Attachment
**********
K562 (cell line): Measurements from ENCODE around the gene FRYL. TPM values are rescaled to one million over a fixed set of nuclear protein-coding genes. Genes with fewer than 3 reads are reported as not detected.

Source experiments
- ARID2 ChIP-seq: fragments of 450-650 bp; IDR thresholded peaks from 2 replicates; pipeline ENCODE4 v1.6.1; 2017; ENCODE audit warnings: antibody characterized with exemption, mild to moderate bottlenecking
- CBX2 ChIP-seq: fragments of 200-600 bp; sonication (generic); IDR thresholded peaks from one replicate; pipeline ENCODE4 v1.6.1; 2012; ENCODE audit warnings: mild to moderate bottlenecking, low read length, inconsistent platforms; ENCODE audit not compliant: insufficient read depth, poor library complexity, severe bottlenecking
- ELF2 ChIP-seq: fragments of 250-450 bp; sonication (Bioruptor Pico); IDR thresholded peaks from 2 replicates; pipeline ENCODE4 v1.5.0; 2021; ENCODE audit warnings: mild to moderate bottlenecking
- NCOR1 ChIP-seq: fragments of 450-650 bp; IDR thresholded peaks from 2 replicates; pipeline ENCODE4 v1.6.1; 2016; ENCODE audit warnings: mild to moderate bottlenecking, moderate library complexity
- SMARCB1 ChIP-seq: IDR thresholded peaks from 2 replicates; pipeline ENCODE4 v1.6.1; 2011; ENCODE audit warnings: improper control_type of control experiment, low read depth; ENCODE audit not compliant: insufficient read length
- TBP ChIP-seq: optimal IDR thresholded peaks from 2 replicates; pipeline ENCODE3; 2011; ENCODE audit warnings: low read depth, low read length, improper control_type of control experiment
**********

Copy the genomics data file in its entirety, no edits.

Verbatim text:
K562 (cell line): Measurements from ENCODE around the gene FRYL. TPM values are rescaled to one million over a fixed set of nuclear protein-coding genes. Genes with fewer than 3 reads are reported as not detected.

Source experiments
- ARID2 ChIP-seq: fragments of 450-650 bp; IDR thresholded peaks from 2 replicates; pipeline ENCODE4 v1.6.1; 2017; ENCODE audit warnings: antibody characterized with exemption, mild to moderate bottlenecking
- CBX2 ChIP-seq: fragments of 200-600 bp; sonication (generic); IDR thresholded peaks from one replicate; pipeline ENCODE4 v1.6.1; 2012; ENCODE audit warnings: mild to moderate bottlenecking, low read length, inconsistent platforms; ENCODE audit not compliant: insufficient read depth, poor library complexity, severe bottlenecking
- ELF2 ChIP-seq: fragments of 250-450 bp; sonication (Bioruptor Pico); IDR thresholded peaks from 2 replicates; pipeline ENCODE4 v1.5.0; 2021; ENCODE audit warnings: mild to moderate bottlenecking
- NCOR1 ChIP-seq: fragments of 450-650 bp; IDR thresholded peaks from 2 replicates; pipeline ENCODE4 v1.6.1; 2016; ENCODE audit warnings: mild to moderate bottlenecking, moderate library complexity
- SMARCB1 ChIP-seq: IDR thresholded peaks from 2 replicates; pipeline ENCODE4 v1.6.1; 2011; ENCODE audit warnings: improper control_type of control experiment, low read depth; ENCODE audit not compliant: insufficient read length
- TBP ChIP-seq: optimal IDR thresholded peaks from 2 replicates; pipeline ENCODE3; 2011; ENCODE audit warnings: low read depth, low read length, improper control_type of control experiment